[K12OSN] old proxy by-pass prob

Terrell Prude', Jr. microman at cmosnetworks.com
Sun Jun 6 21:40:47 UTC 2004

Bert Rolston wrote:

>Hi Ryan,
>Aw shucks, just keep an eye out for one site that seems to be getting
>extra attention.
>There are flaws in the circumventor  strategy. 
>1) It relies on someone in the censored environment with sufficient
>ability to install the software on their personal machine outside of the
>censored environment. The censored environment may be a home, school, or
>2) The circumventor machine has to be uncensored, or the censoring
>software has to be disabled.
>3) The circumventor machine has to be on a permanent connection, so the
>address won't change. This will show up in your proxy logs, once it
>does, BLOCK IT!
>4) Peacefire suggests only giving this address out to about 10 people.
>Why? So the traffic doesn't get too heavy on this 'little server'.
>Remember, this is a personal machine machine. 
>I'm not that clued up on firewall rules, but here are some questions for
>the list.
>If your firewall is set up to only allow incoming connections from
>certain hosts, could the circumventor machine get through?
>If you have squidguard / dansguardian running on the firewall/proxy will
>the circumventor machine be able to bypass that filtering? 
>The peacefire site only mentions machines with locally installed
>filtering software like Net Nanny.

Incoming connections are irrelevant in this case.  The TCP connection is 
initiated from the inside, so on any stateful packet filter (say,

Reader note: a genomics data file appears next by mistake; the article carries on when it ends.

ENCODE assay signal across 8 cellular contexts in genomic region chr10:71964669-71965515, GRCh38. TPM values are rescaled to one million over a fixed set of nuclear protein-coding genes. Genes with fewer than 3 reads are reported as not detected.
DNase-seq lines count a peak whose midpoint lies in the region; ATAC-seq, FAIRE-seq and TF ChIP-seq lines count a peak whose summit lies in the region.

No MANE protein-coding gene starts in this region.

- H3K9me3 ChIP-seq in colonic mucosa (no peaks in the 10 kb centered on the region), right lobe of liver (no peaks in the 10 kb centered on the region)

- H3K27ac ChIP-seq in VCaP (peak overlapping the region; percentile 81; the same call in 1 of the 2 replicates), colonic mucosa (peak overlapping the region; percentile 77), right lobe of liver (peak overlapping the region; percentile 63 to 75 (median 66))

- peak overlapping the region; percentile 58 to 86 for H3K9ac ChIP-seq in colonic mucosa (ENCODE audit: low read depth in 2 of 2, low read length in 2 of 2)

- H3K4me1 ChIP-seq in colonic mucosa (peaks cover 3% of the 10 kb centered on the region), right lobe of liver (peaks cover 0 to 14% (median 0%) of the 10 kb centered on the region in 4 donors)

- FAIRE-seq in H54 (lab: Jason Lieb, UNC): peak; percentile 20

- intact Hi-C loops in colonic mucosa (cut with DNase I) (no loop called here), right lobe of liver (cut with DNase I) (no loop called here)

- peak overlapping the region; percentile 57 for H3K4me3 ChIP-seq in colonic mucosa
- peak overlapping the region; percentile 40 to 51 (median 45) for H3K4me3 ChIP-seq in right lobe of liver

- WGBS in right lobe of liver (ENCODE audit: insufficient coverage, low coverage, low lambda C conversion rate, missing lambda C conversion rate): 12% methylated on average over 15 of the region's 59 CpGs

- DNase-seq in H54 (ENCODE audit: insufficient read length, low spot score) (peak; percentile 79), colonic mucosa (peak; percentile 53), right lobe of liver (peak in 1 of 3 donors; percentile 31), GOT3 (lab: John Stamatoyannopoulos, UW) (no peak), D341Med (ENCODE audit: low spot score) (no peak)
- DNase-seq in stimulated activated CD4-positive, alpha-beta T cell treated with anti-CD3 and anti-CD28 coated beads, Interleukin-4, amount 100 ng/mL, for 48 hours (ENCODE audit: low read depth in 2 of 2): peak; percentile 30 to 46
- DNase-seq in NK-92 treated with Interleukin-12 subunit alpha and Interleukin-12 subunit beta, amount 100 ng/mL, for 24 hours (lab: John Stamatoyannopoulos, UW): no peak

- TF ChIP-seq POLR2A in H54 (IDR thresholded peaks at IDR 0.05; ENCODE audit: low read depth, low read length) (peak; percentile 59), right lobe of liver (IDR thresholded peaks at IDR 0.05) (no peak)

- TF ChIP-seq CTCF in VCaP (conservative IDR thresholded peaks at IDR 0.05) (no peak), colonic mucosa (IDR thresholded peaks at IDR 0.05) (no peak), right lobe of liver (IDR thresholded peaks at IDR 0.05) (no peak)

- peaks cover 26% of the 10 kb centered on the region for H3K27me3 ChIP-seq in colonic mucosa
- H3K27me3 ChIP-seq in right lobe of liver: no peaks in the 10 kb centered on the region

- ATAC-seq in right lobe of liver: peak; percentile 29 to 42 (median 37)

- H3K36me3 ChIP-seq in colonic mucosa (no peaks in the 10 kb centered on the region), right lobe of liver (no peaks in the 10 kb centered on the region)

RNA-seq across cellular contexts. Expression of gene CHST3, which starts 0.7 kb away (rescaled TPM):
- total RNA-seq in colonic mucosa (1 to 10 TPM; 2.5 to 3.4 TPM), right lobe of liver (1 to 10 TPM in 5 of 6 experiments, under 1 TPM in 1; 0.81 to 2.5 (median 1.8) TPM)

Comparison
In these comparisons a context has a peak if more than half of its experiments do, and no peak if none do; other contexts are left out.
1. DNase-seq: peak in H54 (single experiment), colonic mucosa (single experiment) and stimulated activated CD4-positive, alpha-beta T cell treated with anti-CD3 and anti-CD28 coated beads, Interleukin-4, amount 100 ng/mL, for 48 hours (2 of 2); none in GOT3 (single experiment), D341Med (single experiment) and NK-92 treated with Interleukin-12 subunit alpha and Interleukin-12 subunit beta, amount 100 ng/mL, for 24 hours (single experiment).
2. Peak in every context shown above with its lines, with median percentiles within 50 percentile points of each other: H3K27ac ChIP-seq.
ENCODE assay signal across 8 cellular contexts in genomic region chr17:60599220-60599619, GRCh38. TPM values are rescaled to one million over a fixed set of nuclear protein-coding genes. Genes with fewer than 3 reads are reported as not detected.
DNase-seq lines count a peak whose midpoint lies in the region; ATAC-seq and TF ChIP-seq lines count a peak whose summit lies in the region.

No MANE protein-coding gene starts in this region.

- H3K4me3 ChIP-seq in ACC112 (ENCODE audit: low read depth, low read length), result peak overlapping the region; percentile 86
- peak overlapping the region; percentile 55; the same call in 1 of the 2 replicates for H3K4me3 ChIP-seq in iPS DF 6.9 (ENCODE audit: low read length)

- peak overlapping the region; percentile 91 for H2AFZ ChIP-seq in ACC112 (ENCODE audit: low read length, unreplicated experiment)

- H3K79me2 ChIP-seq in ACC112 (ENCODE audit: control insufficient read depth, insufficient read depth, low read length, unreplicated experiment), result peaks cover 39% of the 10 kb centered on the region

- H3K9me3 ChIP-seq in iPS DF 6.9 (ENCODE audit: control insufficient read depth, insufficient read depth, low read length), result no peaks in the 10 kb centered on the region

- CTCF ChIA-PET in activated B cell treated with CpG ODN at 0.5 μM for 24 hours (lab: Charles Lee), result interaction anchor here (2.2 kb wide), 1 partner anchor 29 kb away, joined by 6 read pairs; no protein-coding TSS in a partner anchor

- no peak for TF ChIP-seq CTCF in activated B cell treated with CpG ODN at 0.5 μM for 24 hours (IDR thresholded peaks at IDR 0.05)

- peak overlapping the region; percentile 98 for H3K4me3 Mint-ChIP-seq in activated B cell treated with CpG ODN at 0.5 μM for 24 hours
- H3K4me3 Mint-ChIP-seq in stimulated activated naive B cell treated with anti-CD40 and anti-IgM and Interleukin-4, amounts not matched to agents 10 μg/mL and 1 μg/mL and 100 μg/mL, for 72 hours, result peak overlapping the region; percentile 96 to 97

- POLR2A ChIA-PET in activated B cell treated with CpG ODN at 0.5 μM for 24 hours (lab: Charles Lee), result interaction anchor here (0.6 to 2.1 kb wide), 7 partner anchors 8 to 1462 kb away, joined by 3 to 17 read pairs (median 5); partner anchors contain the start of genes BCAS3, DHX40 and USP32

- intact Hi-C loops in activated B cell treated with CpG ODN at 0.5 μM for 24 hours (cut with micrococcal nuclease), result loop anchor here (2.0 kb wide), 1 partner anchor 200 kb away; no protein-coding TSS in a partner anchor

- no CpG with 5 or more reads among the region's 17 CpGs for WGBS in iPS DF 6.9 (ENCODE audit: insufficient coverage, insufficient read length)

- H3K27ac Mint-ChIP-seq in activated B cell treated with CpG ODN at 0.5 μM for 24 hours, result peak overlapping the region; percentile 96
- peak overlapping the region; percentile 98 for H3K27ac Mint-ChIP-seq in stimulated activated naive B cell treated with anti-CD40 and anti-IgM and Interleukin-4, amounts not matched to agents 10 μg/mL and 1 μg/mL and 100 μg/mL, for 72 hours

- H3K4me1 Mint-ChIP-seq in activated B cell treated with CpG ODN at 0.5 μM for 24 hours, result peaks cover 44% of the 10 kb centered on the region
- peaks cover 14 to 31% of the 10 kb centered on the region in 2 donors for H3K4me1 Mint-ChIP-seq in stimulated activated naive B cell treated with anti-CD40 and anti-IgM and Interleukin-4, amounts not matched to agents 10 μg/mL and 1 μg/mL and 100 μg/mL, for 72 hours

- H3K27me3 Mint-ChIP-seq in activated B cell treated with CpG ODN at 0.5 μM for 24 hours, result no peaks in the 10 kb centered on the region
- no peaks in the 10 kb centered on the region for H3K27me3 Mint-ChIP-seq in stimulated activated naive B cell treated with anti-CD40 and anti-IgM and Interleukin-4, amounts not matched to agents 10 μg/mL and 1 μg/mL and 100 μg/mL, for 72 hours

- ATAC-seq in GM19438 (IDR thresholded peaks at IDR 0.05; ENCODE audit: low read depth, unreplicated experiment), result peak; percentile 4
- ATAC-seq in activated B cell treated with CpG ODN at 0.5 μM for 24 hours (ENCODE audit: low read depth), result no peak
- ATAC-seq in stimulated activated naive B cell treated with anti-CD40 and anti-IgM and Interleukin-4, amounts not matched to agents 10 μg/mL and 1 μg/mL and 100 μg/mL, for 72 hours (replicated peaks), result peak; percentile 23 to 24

netfilter, pf, or Cisco's PIX) the connection will be allowed.  On 
stateless packet filters (say, ipchains or a Cisco access list), if you 
allow packets with the ACK bit set to come back in, that's the older way 
of effectively accomplishing the same thing.  Note that you should 
always block attempted connections coming into the trusted network from 
the outside.

To stop circumventor, you'd need to block anybody going out directly 
from a client box on any TCP or UDP port.  Yes, I know, this knocks out 
Web access, which your folks need.  So how do we give it to them if the 
firewall's blocking anything coming directly from a client box? 

Here's how.  Transparently proxy TCP 80 and TCP 443; do this, and your 
firewall setup--firewalls include your proxy/ICF server, let's all 
remember--will always control the connection.  This applies to any Web 
content filtering application that supports transparent proxying, be it 
DansGuardian, I-Gear (ick!), squidGuard, or whatever.  That's how you 
can block outside servers running circumventor, because it is quite 
correct that the external circumventor server will need a consistent IP 
address, which will indeed show up in the logs (you do review your logs, 
right?  :-) ).  Also have an internal DNS server in a split-DNS 
configuration, and configure your firewall such that only the internal 
DNS server can forward and receive requests to and from the external DNS 
server.  Do this, and you'll stop circumventor...cold.


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